Delay-oriented active queue management in TCP/IP networks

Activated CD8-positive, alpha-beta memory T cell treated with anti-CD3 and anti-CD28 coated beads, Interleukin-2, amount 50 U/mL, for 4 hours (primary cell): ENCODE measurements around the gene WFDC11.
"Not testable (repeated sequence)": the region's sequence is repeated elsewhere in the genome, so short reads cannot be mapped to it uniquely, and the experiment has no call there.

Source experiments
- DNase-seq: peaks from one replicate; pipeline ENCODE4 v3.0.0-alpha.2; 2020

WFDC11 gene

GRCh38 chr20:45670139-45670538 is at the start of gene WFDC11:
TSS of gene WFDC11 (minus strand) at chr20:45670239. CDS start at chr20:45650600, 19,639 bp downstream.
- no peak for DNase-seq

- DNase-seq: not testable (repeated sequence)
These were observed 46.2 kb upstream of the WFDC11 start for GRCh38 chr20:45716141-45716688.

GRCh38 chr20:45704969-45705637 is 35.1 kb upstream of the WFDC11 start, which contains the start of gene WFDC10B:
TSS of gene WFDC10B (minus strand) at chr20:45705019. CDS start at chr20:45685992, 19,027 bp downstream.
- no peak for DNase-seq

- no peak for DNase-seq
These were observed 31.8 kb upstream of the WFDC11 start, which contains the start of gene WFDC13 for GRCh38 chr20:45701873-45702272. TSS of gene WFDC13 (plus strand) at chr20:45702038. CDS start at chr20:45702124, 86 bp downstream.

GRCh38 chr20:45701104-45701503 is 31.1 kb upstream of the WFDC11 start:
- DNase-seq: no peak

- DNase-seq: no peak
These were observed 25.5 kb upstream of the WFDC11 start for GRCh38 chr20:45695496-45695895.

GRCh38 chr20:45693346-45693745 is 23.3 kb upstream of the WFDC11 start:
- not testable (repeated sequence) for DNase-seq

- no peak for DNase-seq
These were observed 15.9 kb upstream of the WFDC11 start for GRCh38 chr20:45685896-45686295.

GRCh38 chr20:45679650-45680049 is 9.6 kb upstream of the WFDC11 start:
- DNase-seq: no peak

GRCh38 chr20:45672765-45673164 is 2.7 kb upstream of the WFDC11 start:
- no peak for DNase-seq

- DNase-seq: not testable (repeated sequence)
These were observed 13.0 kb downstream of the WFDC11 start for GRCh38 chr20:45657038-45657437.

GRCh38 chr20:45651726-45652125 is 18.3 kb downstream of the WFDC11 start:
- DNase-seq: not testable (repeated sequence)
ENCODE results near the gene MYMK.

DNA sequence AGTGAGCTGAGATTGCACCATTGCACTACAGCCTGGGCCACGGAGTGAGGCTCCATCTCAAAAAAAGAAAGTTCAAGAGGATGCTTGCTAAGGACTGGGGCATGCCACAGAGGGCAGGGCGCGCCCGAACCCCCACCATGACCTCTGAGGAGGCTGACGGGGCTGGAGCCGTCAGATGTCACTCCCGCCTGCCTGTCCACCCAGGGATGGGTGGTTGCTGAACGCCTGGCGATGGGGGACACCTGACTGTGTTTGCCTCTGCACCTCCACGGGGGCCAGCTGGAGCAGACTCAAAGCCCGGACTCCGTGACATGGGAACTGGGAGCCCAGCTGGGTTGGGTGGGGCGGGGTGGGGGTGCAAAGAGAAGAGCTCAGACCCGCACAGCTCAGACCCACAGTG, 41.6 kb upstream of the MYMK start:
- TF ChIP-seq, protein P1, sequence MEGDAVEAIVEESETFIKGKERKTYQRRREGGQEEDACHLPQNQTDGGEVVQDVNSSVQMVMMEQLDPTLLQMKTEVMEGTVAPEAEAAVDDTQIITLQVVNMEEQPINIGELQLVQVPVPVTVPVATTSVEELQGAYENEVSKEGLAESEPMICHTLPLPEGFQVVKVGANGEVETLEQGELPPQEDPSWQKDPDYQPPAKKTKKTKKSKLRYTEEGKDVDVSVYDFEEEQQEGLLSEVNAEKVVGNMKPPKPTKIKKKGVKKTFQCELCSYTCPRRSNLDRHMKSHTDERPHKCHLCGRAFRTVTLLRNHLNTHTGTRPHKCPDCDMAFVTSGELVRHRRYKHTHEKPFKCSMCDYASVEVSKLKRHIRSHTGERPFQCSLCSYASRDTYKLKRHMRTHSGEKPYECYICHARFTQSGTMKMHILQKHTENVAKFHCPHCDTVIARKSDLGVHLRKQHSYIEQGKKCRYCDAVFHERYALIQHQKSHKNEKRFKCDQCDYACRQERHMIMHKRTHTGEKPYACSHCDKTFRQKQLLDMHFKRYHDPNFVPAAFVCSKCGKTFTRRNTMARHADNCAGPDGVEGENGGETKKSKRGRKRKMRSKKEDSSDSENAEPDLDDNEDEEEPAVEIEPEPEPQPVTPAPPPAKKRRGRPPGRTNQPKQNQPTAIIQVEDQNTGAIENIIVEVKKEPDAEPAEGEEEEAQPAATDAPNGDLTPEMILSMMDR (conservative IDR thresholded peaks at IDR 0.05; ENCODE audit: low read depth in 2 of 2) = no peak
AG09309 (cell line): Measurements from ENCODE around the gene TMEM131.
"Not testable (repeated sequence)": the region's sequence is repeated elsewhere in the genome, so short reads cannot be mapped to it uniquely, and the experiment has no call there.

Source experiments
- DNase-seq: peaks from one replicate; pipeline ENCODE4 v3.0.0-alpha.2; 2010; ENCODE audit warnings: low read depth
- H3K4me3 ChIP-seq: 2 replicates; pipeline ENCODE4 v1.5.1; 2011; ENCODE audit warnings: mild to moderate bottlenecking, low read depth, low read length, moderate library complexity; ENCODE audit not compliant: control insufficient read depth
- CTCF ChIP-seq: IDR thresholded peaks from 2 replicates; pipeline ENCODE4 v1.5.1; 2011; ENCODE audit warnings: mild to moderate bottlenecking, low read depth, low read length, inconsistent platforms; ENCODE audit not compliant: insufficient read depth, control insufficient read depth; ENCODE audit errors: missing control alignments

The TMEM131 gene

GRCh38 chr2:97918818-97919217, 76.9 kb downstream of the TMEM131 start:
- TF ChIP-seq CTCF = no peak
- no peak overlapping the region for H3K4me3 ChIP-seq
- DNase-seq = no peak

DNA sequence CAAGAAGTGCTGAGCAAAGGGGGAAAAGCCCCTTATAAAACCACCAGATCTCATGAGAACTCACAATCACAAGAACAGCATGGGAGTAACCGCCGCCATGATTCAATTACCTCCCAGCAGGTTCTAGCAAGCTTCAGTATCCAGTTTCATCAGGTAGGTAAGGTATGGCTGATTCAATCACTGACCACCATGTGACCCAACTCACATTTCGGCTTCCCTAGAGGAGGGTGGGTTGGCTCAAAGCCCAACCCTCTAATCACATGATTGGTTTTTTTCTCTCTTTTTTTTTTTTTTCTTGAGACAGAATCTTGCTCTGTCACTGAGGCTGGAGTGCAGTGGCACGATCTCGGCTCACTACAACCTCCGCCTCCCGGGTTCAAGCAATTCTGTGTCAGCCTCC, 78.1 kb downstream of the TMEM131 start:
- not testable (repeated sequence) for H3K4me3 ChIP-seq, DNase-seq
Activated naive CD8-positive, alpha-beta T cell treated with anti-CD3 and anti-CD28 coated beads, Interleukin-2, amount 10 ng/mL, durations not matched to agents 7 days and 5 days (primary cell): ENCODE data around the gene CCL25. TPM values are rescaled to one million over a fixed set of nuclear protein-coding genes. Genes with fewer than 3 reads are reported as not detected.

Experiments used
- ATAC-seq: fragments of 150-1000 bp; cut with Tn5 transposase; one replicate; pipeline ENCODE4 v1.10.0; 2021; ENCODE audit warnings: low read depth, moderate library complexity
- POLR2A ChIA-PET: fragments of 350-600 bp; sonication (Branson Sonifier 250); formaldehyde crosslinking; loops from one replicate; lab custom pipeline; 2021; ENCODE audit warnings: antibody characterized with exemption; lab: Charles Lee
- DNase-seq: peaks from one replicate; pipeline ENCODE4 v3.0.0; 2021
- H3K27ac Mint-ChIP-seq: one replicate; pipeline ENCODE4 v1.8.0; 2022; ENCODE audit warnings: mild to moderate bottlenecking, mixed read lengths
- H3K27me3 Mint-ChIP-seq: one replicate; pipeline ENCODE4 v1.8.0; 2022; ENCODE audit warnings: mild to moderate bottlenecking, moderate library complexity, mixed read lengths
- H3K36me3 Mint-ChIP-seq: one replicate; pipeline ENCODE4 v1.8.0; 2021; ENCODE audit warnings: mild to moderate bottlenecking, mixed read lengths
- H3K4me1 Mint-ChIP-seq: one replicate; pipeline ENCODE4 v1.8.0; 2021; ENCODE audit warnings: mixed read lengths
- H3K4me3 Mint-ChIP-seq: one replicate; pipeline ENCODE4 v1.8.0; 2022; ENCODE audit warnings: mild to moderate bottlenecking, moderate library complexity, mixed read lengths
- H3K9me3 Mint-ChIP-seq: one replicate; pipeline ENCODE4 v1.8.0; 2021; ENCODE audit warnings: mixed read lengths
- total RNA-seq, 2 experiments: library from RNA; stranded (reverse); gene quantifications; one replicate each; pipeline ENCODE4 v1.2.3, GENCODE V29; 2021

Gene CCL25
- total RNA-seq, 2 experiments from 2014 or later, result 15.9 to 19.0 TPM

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Internet-based applications and services are pervading everyday life. Moreover, the growing popularity of real-time, time-critical and mission-critical applications set new challenges to the Internet community. The requirement for reducing response time, and therefore latency control is increasingly emphasized. This thesis seeks to reduce queueing delay through active queue management. While mathematical studies and research simulations reveal that complex trade-off relationships exist among performance indices such as throughput, packet loss ratio and delay, etc., this thesis intends to find an improved active queue management algorithm which emphasizes delay control without trading much on other performance indices such as throughput and packet loss ratio. The thesis observes that in TCP/IP network, packet loss ratio is a major reflection of congestion severity or load. With a properly functioning active queue management algorithm, traffic load will in general push the feedback system to an equilibrium point in terms of packet loss ratio and throughput. On the other hand, queue length is a determinant factor on system delay performance while has only a slight influence on the equilibrium. This observation suggests the possibility of reducing delay while maintaining throughput and packet loss ratio relatively unchanged. The thesis also observes that queue length fluctuation is a reflection of both load changes and natural fluctuation in arriving bit rate. Monitoring queue length fluctuation alone cannot distinguish the difference and identify congestion status; and yet identifying this difference is crucial in finding out situations where average queue size and hence queueing delay can be properly controlled and reasonably reduced. However, many existing active queue management algorithms only monitor queue length, and their control policies are solely based on this measurement. In our studies, our novel finding is that the arriving bit rate distribution of all sources contains information which can be a better indication of congestion status and has a correlation with traffic burstiness. And this thesis develops a simple and scalable way to measure its two most important characteristics, namely the mean ii and the variance of the arriving rate distribution. The measuring mechanism is based on a Zombie List mechanism originally proposed and deployed in Stabilized RED to estimate the number of flows and identify misbehaving flows. This thesis modifies the original zombie list measuring mechanism, makes it capable of measuring additional variables. Based on these additional measurements, this thesis proposes a novel modification to the RED algorithm. It utilizes a robust adaptive mechanism to ensure that the system reaches proper equilibrium operating points in terms of packet loss ratio and queueing delay under various loads. Furthermore, it identifies different congestion status where traffic is less bursty and adapts RED parameters in order to reduce average queue size and hence queueing delay accordingly. Using ns-2 simulation platform, this thesis runs simulations of a single bottleneck link scenario which represents an important and popular application scenario such as home access network or SoHo. Simulation results indicate that there are complex trade-off relationships among throughput, packet loss ratio and delay; and in these relationships delay can be substantially reduced whereas trade-offs on throughput and packet loss ratio are negligible. Simulation results show that our proposed active queue management algorithm can identify circumstances where traffic is less bursty and actively reduce queueing delay with hardly noticeable sacrifice on throughput and packet loss ratio performances. In conclusion, our novel approach enables the application of adaptive techniques to more RED parameters including those affecting queue occupancy and hence queueing delay. The new modification to RED algorithm is a scalable approach and does not introduce additional protocol overhead. In general it brings the benefit of substantially reduced delay at the cost of limited processing overhead and negligible degradation in throughput and packet loss ratio. However, our new algorithm is only tested on responsive flows and a single bottleneck scenario. Its effectiveness on a combination of responsive and non-responsive flows as well as in more complicated network topology scenarios is left for future work.
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